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where can i buy robaxin “If you think that a fixed price contract is going to solve all your previously experienced project issues, think twice”

A fixed price contract appears to be the magic bullet to a number of project management issues, but that may only be superficial. At the end of the day, all of the project management routines still need to be flawlessly executed including the financial aspects, regardless what contract vehicle has been selected.

With a fixed priced contract the customer is making an attempt to transfer the financial risk to the vendor. The transfer is at a cost to the customer and wouldn’t exist, if the parties decided to sign a time and materials contract. The additional cost is a risk premium (cost contingency) that the vendor is adding to the base estimate that if done properly already has an effort contingency. It is quite common to see a risk premium in the 10 – 30% range on top of the base estimate and effort contingency together. So long story short, customers are paying a lot extra when they sign a fixed price contract. Is that worth the money; is that worth the delivery risk? Now, there are customers that want to know what the actual project cost to the vendor is and based on the outcome recoup part of that risk premium. Unfortunately that’s not how it woks, because the customer did not bear the delivery risk and also would not chip in extra dollars if the vendor would experience a cost overrun.

Alongside the risk premium (additional cost), the customer bears the risk that the vendor is not delivering the contracted scope with the expected quality (less business benefits). When a vendor is exposed to a fixed price deal, they are managing the project scope very tight. When the project scope is not well defined in the contract and therefore the level of ambiguity (see previous post ‘Ambiguity’) is relatively high, the project is set up for failure. Oftentimes the expectation gap cannot be closed without a project change request, which most customers do not account for in their budget when they have signed a fixed price contract. It is very likely that the gap is significant; therefore the vendor is raising many change requests over time. The relationship stress that manifests between the customer and the vendor, because of the conflict, can be detrimental to the overall trustworthiness of the parties, and when trust goes down, cost goes up, and speed goes down (see Stephen M.R.Covey, “The Speed of Trust”). As a result, the project slides into a downwards spiral triggering all different kind of consequences.

Managing a fixed price contract is asking for a different mindset from the parties than any other contract vehicle. Scope and schedule must be perceived as equally important for both parties. If not, the project is doomed to fail. There are cases where a vendor managed a fixed price contract as it was a time and materials contract. For quite awhile there was an abundance of resources and everything seemed possible (exaggerating here a little bit), but overtime when the project actuals came in and the scope verification check was completed, the vendor realized that the burn rate was way out of line, and that the only way out was raising change requests (extra dollars or scope reduction). At that point, frantic behavior should not be a surprise to anybody. It is possible that the vendor tells the customer that for certain deliverables they have exceeded the number of hours, and the customer has to pay extra. Or that rigorous testing is not required, because best practices and development standards have been followed consistently, and therefore the risk of failure is low. A customer would instinctively think: “But I have a fixed price contract for that deliverable, the requirements are clearly articulated in the contract, blueprint and specifications. We agreed to the delivery approach, what’s the problem?”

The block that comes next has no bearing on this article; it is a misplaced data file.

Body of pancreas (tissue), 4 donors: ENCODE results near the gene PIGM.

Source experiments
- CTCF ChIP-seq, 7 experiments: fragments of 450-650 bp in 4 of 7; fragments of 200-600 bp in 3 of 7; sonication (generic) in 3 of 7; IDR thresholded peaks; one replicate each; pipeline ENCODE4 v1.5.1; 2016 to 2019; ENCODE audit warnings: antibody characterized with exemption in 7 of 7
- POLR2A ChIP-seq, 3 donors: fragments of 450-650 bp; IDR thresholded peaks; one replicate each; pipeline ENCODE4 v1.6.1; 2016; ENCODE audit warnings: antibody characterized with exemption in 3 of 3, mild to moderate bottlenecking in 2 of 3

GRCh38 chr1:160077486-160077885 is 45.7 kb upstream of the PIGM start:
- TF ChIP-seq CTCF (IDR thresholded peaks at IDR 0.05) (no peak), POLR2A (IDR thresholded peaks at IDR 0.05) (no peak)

These are just a few examples of situations where a customer might end up with, if they make a fixed price deal. They need to be aware of the buyers risk of paying more (risk premium), for potentially less quality (business benefits), and potentially damage to a good relationship with the vendor, whom they may have been successful with before at other projects. What is then the alternative?

There is actually a few. Customers can simply go for a time and materials contract. There is nothing wrong with that if they manage it well. Or customers can decide to go for a hybrid model, where the basis of the contract is time and materials, with fixed price for specific, well-defined scope items. They can also consider performance-based contracts with time and materials as basis. If the intention is to transfer delivery risk to the vendor (which is a great idea and something a customer must consider), embedding performance-based incentives in the contract is a perfect alternative. More and more vendors are willing to demonstrate skin in the game.